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The 7 - Movies & TV - The (crappy) new MTV2
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CRZ
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#1 Posted on 3.2.05 2327.06
Reposted on: 3.2.12 2328.14
Thanks, AP:
http://apnews.myway.com/article/20050204/D881CSRG0.html


    (image removed) MTV Relaunches Little Brother MTV2
    Feb 3, 8:22 PM (ET)
    By JAKE COYLE

    NEW YORK (AP) - Inside the giant factory of cool known as MTV headquarters, a crew of hip twentysomethings has been hard at work creating a two-headed monster. This beast wants to be man's new best friend.

    On Sunday, during the Super Bowl halftime, MTV2 is relaunching with a new focus on 12-24 year-old guys - and a new logo.

    This silhouette of a dog with two heads (you may have seen the intentionally vague posters) is at the center of the new MTV2. The revamped network will maintain most of its current music programming, bonded with swirling graphics and constant injections of randomness.

    For this purpose, a B-movie horror film archive has been raided. Film has been shot of pigeons with bling, gossiping. In one promo, a girl twisting her hair says, "Let's kiss. Oh, wait. I forgot. You're ugly."

    This is not your father's MTV ... or maybe it is.

    "What MTV2 is, while a departure from MTV, is really harkening back to the early days of MTV," says Tina Exarhos, executive vice president of marketing.

    Since its beginning in 1981, when it famously began broadcasting with the single "Video Killed the Radio Star," MTV has morphed from heavy video rotation and shows like "Headbanger's Ball" to a steady diet of shows like "The Real World" and "Newlyweds." Today, it's no secret that there is much less "music" to its TV.

    MTV2 was created in 1996 to fill that video void. Now reaching an estimated 50 million homes (mostly by digital cable and satellite), MTV2 hopes its newest incarnation will create a unique identity.

    "We used to be simply a music complement to MTV. Now we're a real business," said David Cohn, general manager of MTV2. "We had to change and evolve."

    While MTV2 does have new programs like "Video Mods," a show where video game characters replace artists in their music videos, it's clear MTV2 is aiming for a new kind of television experience.

    The network recognizes that their young-guy demographic are, as Cohn says, "operating on multiple platforms" - not just television, but the Web and video games - sometimes simultaneously. For example, after the show "Discover & Download" premiered with the Senegal-born R&B singer Akon, thousands of downloads immediately followed.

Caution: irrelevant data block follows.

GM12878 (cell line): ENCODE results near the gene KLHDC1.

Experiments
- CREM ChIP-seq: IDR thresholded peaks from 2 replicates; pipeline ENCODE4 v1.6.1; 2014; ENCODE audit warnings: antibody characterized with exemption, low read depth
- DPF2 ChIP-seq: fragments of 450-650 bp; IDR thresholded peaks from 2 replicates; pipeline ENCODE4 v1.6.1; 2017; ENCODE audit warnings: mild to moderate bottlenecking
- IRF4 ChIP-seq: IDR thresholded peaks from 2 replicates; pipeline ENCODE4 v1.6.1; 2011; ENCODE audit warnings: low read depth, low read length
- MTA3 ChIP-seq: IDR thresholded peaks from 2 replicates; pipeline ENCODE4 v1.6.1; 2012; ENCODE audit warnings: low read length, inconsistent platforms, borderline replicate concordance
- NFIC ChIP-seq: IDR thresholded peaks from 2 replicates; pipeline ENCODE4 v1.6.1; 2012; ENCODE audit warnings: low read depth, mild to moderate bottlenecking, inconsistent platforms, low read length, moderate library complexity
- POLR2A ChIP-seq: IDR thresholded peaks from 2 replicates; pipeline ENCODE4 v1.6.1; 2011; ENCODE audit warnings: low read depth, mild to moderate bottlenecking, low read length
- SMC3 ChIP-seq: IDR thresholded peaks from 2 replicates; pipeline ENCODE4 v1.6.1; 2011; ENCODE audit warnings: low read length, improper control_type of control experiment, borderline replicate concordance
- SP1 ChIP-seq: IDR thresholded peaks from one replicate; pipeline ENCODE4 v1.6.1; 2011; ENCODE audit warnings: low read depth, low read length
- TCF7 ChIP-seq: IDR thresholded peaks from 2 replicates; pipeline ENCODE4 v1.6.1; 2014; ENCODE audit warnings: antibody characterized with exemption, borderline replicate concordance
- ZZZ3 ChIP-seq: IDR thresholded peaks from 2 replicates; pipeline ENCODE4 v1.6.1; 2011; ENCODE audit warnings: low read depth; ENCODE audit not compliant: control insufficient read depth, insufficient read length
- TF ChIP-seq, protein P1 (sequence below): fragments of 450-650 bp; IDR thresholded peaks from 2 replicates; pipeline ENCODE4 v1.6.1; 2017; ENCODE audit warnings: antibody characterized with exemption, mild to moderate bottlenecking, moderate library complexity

But do internet downloads translate into TV ratings?

    "Success on album sales and downloads create buzz in the artist community," says Cohn. "We want to build credible programs. We're establishing relationships with artists for the long haul."

    The channel is renewing a tradition of unveiling a new video every Tuesday, and running it at least 16 times that day. The first premiere will be Green Day's next single.

    "We want Green Day to be a kind of house band for MTV2, the way people feel about MTV being the Eminem Network," says Tom Calderon, executive vice president of talent and music.

    That means an MTV institution - the V-J - may soon go missing from MTV2. Its current resident V-Js are Jim Shearer and Amanda Diva, but their roles are being re-examined.

    So ... will it work?

    Sarah Lewitinn, an associate editor at Spin magazine, hopes the answer is yes. "Shows like 'The O.C.' have proved that kids are into indie rock music, if you want to call it that," she said. "Kids are more into career-type artists and very interested in music not in the mainstream."

    There's also a new challenger in music television. While media company Viacom owns MTV, MTV2, VH1, VH1 Classic, BET and Country Music Television, Fuse (previously Much Music) entered the fray in 2003 with a focus on "music all the time" and a studio just 14 blocks south of MTV's.

    "It is a testament to Fuse's success that in less than two years our music programming has made such a profound connection with fans that an institution like MTV feels the need to recommit to music," Fuse said in a statement.

    MTV2 will first rear its two ugly heads during Sunday's halftime, when both MTV and MTV2 will air a preview. The made-over channel will then launch at midnight. And on Monday, for half an hour, all the jumbotrons in Times Square will be taken over by the two-headed dog.

    MTV's art department was muted chaos in preparation: "We normally have like ten spots going. Right now, we have 140," art director Lena Beug said.

    Will Internet teases, school bus demolitions and a new logo all add up to a new identity? MTV does seem to be hotwired into America's youth - even if Cohn is uncertain about their logo's species.

    "We're not even sure it's a dog," he said.

See also: http://the2headeddog.com/

I really should add something here, but it's just...depressing.

Anybody besides Feely watch FUSE? I mean, really?